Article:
In the Mahavamsa, Dhatusena emerges as a saintly king, a compassionate human being. But he was a brave warrior as well. He always thought of the welfare of the people and worked to ensure the development of the agriculture based economy of the country. Dhatusena was an extremely humble person. When he was being driven from the prison to Kalawewa (having been ordered to show his son the new king where his wealth was), he ate a portion of a meal of roasted corn offered by the charioteer. He wanted to reward the poor man for his kindness. So, he wrote a message for Mugalan on a palm leaf and gave it to the driver for future use. The message was a request that the charioteer be given a job when Mugalan became king. (This detail is not given in the novel). The novelist conforms to the saintly image of Dhatusena that the Mahavamsa gives.
The narrator (chief engineer) introduces his narrative with a description of a dream that he had in which Dhatusena appears before him determined to help him and to answer certain questions that he has been pondering.
He is ‘awakened’ by the piercing sound of a favourite verse of his from the Mahavamsa (being recited):
“iti mettaya mano tan aha senapatin pati – moggallane tvai veva eka citto ahan” (Geiger translates these lines thus: “I have the same feelings for thee as for Moggallana”). These words were addressed by the condemned Dhatusena to Migara the ‘brutal Senapati’ or general who was preparing to carry out Kashyapa’s orders. Moggallana or Mugalan was his beloved younger son, the legitimate heir to the throne.
In the dream, Dhatusena asks the engineer to stop digging various places around the tank as he was doing looking for the place where the original sluice gate (sorovva) was. He reveals that it is right below the place that he excavated last. This is vital information for the engineer, because some disgruntled workers have spread the worrisome false allegation against him that he was not trying to find the old sluice, but was looking for hidden treasure. The apparition of Dhatusena then denies the traditional charge seared into our national psyche that Kashyapa had his father murdered: “It was our monks who historicized this baseless lie. They turned Kashyapa into a villain in order to prevent people from being enthralled by the Sigiriya art gallery. The monks were worried that if Kashyapa’s successors followed his example, it would be a threat to the Buddhist establishment”.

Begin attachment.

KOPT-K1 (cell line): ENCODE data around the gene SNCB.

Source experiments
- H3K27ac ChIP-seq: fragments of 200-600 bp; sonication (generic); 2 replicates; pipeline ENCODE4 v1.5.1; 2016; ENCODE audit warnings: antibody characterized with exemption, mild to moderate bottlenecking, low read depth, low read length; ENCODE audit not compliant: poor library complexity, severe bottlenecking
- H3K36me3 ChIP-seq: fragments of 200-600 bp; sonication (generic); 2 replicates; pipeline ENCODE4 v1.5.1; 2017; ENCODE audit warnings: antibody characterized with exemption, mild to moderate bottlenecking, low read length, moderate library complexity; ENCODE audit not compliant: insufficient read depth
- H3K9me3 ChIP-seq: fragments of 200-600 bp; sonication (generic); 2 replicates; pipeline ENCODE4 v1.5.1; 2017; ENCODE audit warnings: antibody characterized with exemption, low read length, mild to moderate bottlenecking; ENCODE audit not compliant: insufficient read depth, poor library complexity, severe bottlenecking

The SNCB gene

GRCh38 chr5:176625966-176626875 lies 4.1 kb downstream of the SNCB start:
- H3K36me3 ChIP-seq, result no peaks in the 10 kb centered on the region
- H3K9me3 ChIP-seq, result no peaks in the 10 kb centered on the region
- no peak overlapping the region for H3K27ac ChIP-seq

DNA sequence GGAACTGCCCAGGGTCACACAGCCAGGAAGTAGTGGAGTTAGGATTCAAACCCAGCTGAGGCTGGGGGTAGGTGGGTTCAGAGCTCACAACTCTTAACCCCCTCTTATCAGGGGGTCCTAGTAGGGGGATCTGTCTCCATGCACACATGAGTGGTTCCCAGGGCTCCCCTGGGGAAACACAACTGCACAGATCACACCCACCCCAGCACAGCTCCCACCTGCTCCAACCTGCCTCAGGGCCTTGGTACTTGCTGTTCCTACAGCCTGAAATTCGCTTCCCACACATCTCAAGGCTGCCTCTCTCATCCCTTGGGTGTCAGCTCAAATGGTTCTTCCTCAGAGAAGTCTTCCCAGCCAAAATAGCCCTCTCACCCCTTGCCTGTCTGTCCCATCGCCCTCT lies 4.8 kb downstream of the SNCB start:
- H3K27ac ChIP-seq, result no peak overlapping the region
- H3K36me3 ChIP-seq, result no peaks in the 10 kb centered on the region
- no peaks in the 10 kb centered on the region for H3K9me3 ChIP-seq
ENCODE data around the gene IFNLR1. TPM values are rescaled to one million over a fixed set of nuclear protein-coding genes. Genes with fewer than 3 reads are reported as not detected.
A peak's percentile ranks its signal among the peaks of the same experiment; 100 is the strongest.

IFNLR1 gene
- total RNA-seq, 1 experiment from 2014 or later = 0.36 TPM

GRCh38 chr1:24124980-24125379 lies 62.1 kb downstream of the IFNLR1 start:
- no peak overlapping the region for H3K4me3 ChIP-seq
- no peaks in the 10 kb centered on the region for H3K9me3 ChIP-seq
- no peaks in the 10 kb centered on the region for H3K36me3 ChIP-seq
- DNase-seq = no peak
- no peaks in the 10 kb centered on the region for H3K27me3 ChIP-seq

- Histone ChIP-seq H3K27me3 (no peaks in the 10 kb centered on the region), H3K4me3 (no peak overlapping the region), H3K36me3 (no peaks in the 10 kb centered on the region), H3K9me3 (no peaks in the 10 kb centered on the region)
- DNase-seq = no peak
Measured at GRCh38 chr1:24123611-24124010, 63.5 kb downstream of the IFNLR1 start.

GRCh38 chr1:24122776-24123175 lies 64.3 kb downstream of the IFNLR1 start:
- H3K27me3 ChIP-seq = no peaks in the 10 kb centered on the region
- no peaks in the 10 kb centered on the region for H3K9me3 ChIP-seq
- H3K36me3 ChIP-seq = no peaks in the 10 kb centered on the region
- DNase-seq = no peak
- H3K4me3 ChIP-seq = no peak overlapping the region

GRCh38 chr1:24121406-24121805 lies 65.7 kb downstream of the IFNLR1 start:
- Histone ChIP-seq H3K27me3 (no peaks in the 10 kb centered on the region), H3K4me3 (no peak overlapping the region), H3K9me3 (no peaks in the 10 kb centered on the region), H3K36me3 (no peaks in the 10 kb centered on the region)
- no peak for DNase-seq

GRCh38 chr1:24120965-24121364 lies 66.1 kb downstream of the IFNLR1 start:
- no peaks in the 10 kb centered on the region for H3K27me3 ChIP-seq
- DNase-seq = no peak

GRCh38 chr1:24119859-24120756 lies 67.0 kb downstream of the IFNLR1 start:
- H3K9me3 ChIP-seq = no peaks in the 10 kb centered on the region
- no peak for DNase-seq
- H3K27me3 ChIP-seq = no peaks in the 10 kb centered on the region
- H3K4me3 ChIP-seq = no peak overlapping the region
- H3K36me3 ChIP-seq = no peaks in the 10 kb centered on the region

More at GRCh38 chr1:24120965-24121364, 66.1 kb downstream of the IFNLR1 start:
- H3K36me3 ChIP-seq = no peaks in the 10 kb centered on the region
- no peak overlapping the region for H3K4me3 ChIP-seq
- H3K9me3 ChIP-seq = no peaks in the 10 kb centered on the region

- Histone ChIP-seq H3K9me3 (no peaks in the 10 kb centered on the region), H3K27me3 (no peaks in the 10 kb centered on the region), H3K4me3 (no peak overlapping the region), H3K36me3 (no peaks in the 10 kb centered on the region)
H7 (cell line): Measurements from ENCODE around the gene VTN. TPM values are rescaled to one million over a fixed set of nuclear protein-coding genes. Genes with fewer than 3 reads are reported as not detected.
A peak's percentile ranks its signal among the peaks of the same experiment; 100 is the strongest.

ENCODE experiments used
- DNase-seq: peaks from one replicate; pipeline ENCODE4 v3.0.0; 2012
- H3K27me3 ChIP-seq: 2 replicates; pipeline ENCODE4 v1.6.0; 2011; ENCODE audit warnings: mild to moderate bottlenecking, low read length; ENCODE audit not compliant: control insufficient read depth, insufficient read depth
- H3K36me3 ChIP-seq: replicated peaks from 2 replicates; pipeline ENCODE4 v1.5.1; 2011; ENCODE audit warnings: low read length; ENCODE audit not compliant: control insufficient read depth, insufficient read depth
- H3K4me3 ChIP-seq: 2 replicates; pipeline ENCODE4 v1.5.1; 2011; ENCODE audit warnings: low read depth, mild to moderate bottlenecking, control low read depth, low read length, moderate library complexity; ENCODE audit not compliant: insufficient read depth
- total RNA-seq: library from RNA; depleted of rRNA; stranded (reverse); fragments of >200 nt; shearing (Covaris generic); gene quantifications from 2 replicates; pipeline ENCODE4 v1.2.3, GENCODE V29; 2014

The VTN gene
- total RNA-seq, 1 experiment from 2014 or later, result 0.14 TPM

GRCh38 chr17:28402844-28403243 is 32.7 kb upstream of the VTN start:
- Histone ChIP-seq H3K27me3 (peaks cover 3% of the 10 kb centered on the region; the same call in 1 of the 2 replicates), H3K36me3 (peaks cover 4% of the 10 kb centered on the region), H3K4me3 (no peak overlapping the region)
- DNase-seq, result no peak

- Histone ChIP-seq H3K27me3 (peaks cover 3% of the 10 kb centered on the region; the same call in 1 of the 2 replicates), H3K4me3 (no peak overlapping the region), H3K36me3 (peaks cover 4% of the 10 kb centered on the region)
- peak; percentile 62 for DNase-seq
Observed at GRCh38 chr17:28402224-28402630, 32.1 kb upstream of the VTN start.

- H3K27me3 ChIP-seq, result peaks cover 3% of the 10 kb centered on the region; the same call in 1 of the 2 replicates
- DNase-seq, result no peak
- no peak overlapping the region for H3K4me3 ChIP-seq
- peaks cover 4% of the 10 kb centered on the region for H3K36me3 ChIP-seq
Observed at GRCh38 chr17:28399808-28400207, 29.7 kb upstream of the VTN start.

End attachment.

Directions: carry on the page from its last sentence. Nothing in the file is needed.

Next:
The apparition continues, trying to resolve the listener’s perplexity on hearing this: “Kashyapa was not a parricide. He was an innocent, maudlin person with a penchant for art. He was not fit to be a king. I didn’t make him king not only on account of his birth of a non-royal mother, but on account of the fact that he was unfit for kingship. My enemies used him…. Kashyapa should be absolved of this false charge at least now.”
It is my feeling that ‘Dhatusena’ will prove to be an interesting read for those who take an interest in history as a living force.